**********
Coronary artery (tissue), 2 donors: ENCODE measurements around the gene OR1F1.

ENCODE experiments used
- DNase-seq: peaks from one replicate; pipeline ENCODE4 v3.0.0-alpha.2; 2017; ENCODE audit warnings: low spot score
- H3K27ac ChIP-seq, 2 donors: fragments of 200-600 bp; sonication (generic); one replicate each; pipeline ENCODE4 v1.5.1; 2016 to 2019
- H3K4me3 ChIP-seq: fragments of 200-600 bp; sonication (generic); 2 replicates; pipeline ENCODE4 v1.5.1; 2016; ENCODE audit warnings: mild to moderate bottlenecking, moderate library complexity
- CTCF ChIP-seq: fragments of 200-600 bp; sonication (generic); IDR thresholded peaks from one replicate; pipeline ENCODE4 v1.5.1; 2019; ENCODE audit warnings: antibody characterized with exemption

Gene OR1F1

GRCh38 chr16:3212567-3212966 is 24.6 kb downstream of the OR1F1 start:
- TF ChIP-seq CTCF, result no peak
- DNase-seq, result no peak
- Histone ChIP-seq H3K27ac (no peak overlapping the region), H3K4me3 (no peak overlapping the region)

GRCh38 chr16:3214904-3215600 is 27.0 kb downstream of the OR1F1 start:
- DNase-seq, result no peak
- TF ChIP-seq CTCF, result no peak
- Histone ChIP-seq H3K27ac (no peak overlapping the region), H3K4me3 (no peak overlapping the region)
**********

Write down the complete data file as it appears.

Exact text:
Coronary artery (tissue), 2 donors: ENCODE measurements around the gene OR1F1.

ENCODE experiments used
- DNase-seq: peaks from one replicate; pipeline ENCODE4 v3.0.0-alpha.2; 2017; ENCODE audit warnings: low spot score
- H3K27ac ChIP-seq, 2 donors: fragments of 200-600 bp; sonication (generic); one replicate each; pipeline ENCODE4 v1.5.1; 2016 to 2019
- H3K4me3 ChIP-seq: fragments of 200-600 bp; sonication (generic); 2 replicates; pipeline ENCODE4 v1.5.1; 2016; ENCODE audit warnings: mild to moderate bottlenecking, moderate library complexity
- CTCF ChIP-seq: fragments of 200-600 bp; sonication (generic); IDR thresholded peaks from one replicate; pipeline ENCODE4 v1.5.1; 2019; ENCODE audit warnings: antibody characterized with exemption

Gene OR1F1

GRCh38 chr16:3212567-3212966 is 24.6 kb downstream of the OR1F1 start:
- TF ChIP-seq CTCF, result no peak
- DNase-seq, result no peak
- Histone ChIP-seq H3K27ac (no peak overlapping the region), H3K4me3 (no peak overlapping the region)

GRCh38 chr16:3214904-3215600 is 27.0 kb downstream of the OR1F1 start:
- DNase-seq, result no peak
- TF ChIP-seq CTCF, result no peak
- Histone ChIP-seq H3K27ac (no peak overlapping the region), H3K4me3 (no peak overlapping the region)